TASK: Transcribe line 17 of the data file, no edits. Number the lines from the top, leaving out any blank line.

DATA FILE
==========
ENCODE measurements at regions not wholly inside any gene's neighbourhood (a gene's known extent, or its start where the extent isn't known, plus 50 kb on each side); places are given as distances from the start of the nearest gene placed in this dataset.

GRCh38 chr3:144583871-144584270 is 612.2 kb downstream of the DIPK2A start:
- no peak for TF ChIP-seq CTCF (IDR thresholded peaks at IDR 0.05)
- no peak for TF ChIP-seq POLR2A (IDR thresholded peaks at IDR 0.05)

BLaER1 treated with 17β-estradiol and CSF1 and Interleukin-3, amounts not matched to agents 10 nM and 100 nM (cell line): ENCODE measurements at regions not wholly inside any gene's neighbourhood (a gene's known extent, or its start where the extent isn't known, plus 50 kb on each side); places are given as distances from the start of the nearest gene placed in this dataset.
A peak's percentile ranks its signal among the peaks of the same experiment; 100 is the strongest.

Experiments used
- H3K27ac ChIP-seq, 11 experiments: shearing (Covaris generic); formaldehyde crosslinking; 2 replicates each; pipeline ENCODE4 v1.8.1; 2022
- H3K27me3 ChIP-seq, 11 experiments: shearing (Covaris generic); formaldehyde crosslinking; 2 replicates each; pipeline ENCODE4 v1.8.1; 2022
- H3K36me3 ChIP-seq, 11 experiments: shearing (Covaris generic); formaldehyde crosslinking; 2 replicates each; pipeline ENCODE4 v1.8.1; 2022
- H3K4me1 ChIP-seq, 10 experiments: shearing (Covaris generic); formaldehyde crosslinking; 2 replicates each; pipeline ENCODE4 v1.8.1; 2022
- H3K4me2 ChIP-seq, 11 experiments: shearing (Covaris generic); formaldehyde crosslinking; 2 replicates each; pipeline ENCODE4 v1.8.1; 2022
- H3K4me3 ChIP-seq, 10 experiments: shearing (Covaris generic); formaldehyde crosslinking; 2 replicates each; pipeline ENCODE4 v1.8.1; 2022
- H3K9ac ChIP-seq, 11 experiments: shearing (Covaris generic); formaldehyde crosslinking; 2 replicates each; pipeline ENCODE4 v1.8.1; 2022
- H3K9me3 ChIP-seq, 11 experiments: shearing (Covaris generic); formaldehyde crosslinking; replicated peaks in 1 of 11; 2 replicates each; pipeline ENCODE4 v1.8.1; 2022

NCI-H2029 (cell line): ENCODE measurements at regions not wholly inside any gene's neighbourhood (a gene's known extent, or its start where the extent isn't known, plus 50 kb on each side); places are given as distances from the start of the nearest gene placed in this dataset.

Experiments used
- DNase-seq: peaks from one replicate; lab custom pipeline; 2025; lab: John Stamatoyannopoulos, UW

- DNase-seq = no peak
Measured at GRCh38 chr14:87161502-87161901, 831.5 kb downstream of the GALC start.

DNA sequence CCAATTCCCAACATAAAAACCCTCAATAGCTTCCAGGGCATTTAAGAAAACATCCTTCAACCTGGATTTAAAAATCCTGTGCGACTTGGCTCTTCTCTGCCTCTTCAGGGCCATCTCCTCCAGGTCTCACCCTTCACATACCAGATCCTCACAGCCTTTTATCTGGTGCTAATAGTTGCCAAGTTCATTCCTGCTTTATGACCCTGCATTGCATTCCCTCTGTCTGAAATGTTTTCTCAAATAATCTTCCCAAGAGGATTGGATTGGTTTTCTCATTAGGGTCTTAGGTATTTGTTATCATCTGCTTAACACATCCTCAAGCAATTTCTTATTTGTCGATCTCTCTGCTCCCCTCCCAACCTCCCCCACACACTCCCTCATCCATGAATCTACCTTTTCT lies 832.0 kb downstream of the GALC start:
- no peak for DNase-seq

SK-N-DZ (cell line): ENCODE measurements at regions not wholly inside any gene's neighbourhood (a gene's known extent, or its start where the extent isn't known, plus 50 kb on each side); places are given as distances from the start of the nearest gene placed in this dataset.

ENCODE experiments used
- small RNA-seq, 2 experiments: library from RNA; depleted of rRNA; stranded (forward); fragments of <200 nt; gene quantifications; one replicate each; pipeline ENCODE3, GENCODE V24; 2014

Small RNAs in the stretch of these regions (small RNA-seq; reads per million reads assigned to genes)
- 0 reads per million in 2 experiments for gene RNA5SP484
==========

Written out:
Experiments used